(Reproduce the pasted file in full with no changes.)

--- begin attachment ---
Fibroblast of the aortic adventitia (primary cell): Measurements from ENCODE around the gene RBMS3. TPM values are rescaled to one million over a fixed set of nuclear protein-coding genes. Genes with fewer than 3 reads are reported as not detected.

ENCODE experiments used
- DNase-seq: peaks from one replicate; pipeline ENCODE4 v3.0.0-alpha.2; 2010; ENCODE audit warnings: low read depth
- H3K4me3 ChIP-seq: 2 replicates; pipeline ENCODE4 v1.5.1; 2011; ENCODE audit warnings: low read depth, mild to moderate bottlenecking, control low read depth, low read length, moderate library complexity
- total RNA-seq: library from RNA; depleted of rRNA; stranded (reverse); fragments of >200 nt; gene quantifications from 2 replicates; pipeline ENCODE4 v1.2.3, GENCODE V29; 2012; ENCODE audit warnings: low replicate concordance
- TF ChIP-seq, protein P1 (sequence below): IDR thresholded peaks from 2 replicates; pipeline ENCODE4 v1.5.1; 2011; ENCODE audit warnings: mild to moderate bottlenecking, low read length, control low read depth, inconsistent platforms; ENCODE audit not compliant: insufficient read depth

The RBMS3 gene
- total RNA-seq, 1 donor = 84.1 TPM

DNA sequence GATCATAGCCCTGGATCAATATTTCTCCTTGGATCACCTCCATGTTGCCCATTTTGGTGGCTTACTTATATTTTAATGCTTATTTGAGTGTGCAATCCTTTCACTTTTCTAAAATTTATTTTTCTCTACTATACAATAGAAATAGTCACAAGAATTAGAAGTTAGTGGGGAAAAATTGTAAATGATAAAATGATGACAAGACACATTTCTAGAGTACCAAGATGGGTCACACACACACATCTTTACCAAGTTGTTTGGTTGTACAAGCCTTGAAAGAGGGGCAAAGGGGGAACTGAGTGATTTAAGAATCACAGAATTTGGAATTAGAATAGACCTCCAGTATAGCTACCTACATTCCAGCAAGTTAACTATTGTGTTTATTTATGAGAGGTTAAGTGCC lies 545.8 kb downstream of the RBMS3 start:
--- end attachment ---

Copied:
Fibroblast of the aortic adventitia (primary cell): Measurements from ENCODE around the gene RBMS3. TPM values are rescaled to one million over a fixed set of nuclear protein-coding genes. Genes with fewer than 3 reads are reported as not detected.

ENCODE experiments used
- DNase-seq: peaks from one replicate; pipeline ENCODE4 v3.0.0-alpha.2; 2010; ENCODE audit warnings: low read depth
- H3K4me3 ChIP-seq: 2 replicates; pipeline ENCODE4 v1.5.1; 2011; ENCODE audit warnings: low read depth, mild to moderate bottlenecking, control low read depth, low read length, moderate library complexity
- total RNA-seq: library from RNA; depleted of rRNA; stranded (reverse); fragments of >200 nt; gene quantifications from 2 replicates; pipeline ENCODE4 v1.2.3, GENCODE V29; 2012; ENCODE audit warnings: low replicate concordance
- TF ChIP-seq, protein P1 (sequence below): IDR thresholded peaks from 2 replicates; pipeline ENCODE4 v1.5.1; 2011; ENCODE audit warnings: mild to moderate bottlenecking, low read length, control low read depth, inconsistent platforms; ENCODE audit not compliant: insufficient read depth

The RBMS3 gene
- total RNA-seq, 1 donor = 84.1 TPM

DNA sequence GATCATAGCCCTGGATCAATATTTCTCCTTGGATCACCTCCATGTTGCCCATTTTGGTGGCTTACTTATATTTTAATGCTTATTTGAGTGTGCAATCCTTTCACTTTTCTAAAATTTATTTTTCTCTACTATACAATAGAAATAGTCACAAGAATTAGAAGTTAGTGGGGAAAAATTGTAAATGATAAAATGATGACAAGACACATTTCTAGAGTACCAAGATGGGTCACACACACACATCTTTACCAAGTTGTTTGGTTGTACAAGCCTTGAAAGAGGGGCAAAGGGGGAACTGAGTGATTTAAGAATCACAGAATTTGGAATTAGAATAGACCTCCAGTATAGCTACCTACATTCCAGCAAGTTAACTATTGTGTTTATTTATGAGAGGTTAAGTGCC lies 545.8 kb downstream of the RBMS3 start: